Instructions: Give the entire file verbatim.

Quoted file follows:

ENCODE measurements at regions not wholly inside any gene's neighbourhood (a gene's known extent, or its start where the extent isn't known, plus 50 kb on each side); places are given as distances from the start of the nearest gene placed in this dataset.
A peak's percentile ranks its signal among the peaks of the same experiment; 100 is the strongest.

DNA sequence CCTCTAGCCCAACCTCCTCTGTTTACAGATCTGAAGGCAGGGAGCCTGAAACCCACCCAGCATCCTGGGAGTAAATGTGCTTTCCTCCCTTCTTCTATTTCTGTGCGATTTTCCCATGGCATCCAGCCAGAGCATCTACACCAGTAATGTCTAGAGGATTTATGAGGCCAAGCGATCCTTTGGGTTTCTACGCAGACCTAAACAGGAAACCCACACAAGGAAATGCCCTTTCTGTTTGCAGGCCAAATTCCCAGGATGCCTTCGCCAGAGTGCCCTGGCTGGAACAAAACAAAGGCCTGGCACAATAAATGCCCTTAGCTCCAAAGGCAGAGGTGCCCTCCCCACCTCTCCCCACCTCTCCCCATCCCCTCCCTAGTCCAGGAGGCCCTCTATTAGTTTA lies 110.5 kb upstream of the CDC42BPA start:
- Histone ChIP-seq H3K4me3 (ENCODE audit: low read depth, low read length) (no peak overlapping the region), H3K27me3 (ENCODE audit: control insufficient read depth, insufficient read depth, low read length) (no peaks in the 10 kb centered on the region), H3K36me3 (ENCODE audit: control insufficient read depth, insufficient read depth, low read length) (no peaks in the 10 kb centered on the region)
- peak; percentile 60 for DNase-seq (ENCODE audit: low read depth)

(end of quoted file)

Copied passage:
ENCODE measurements at regions not wholly inside any gene's neighbourhood (a gene's known extent, or its start where the extent isn't known, plus 50 kb on each side); places are given as distances from the start of the nearest gene placed in this dataset.
A peak's percentile ranks its signal among the peaks of the same experiment; 100 is the strongest.

DNA sequence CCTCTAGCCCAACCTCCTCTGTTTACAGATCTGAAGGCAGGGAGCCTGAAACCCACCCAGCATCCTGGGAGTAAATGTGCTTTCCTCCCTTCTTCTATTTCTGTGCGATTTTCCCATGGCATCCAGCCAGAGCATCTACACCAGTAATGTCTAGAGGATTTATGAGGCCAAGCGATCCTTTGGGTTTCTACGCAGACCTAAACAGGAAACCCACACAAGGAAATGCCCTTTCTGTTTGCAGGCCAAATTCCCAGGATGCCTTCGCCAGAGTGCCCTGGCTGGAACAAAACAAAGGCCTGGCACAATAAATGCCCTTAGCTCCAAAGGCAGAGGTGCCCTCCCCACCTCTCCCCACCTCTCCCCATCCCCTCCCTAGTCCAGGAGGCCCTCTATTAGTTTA lies 110.5 kb upstream of the CDC42BPA start:
- Histone ChIP-seq H3K4me3 (ENCODE audit: low read depth, low read length) (no peak overlapping the region), H3K27me3 (ENCODE audit: control insufficient read depth, insufficient read depth, low read length) (no peaks in the 10 kb centered on the region), H3K36me3 (ENCODE audit: control insufficient read depth, insufficient read depth, low read length) (no peaks in the 10 kb centered on the region)
- peak; percentile 60 for DNase-seq (ENCODE audit: low read depth)